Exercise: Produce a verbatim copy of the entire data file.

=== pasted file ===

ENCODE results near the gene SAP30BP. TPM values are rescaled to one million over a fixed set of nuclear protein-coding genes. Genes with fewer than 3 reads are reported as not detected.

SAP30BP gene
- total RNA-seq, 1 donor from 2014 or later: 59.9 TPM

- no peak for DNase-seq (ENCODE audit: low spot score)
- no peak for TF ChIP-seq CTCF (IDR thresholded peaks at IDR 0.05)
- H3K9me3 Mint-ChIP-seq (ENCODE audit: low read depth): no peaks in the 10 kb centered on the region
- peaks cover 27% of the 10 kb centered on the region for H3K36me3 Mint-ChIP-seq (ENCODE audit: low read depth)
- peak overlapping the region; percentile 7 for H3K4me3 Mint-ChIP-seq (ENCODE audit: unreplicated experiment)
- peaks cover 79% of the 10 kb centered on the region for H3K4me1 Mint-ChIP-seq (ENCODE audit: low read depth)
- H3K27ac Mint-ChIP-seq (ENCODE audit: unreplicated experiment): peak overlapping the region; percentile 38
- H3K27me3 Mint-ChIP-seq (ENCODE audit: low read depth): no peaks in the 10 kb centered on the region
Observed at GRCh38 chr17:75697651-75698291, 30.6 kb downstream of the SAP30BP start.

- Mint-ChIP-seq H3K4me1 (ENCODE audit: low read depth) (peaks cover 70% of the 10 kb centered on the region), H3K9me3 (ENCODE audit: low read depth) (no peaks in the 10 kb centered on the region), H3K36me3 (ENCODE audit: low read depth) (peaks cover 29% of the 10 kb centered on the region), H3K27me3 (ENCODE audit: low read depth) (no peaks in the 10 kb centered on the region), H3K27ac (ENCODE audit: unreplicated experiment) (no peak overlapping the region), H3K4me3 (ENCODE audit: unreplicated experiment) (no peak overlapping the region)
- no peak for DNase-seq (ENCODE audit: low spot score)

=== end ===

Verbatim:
ENCODE results near the gene SAP30BP. TPM values are rescaled to one million over a fixed set of nuclear protein-coding genes. Genes with fewer than 3 reads are reported as not detected.

SAP30BP gene
- total RNA-seq, 1 donor from 2014 or later: 59.9 TPM

- no peak for DNase-seq (ENCODE audit: low spot score)
- no peak for TF ChIP-seq CTCF (IDR thresholded peaks at IDR 0.05)
- H3K9me3 Mint-ChIP-seq (ENCODE audit: low read depth): no peaks in the 10 kb centered on the region
- peaks cover 27% of the 10 kb centered on the region for H3K36me3 Mint-ChIP-seq (ENCODE audit: low read depth)
- peak overlapping the region; percentile 7 for H3K4me3 Mint-ChIP-seq (ENCODE audit: unreplicated experiment)
- peaks cover 79% of the 10 kb centered on the region for H3K4me1 Mint-ChIP-seq (ENCODE audit: low read depth)
- H3K27ac Mint-ChIP-seq (ENCODE audit: unreplicated experiment): peak overlapping the region; percentile 38
- H3K27me3 Mint-ChIP-seq (ENCODE audit: low read depth): no peaks in the 10 kb centered on the region
Observed at GRCh38 chr17:75697651-75698291, 30.6 kb downstream of the SAP30BP start.

- Mint-ChIP-seq H3K4me1 (ENCODE audit: low read depth) (peaks cover 70% of the 10 kb centered on the region), H3K9me3 (ENCODE audit: low read depth) (no peaks in the 10 kb centered on the region), H3K36me3 (ENCODE audit: low read depth) (peaks cover 29% of the 10 kb centered on the region), H3K27me3 (ENCODE audit: low read depth) (no peaks in the 10 kb centered on the region), H3K27ac (ENCODE audit: unreplicated experiment) (no peak overlapping the region), H3K4me3 (ENCODE audit: unreplicated experiment) (no peak overlapping the region)
- no peak for DNase-seq (ENCODE audit: low spot score)